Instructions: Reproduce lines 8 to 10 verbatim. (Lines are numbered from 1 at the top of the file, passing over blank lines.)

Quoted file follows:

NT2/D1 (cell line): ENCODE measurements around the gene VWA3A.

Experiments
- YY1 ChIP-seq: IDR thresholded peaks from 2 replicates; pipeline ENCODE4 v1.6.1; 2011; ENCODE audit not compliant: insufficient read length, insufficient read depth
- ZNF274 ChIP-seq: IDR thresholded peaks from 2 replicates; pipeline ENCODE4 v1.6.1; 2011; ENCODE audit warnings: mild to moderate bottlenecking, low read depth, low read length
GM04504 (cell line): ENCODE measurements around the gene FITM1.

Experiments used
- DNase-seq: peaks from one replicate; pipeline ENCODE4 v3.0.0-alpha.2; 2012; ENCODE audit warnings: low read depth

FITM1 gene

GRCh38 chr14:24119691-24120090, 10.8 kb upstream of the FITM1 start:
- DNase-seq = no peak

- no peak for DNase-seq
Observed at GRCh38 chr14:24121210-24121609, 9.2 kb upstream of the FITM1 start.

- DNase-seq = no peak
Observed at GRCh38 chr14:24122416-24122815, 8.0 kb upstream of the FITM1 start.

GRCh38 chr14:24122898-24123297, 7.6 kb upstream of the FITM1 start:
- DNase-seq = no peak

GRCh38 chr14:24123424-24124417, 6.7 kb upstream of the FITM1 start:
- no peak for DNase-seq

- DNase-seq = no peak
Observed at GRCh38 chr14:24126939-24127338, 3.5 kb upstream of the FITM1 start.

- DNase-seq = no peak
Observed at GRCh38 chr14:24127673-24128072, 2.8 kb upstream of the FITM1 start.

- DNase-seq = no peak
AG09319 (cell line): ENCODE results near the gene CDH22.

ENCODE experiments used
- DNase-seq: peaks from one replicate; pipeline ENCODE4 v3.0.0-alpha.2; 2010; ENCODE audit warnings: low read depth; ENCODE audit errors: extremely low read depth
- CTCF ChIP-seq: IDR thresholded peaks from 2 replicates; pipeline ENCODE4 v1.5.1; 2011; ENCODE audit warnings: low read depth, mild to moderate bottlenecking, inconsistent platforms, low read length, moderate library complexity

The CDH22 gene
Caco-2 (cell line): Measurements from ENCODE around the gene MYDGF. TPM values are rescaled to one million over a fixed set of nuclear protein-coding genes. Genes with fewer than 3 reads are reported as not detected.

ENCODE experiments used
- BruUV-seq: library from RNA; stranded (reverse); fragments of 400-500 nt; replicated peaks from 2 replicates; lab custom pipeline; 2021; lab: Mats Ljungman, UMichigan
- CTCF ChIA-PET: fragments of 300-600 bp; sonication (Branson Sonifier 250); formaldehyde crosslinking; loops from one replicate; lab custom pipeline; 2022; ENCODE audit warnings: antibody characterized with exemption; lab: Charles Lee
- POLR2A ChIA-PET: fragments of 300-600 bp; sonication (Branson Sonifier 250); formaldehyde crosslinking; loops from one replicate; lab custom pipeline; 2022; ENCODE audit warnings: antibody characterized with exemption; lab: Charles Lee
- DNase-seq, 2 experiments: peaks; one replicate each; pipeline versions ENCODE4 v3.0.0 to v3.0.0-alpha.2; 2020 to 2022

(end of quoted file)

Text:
FITM1 gene

GRCh38 chr14:24119691-24120090, 10.8 kb upstream of the FITM1 start:
- DNase-seq = no peak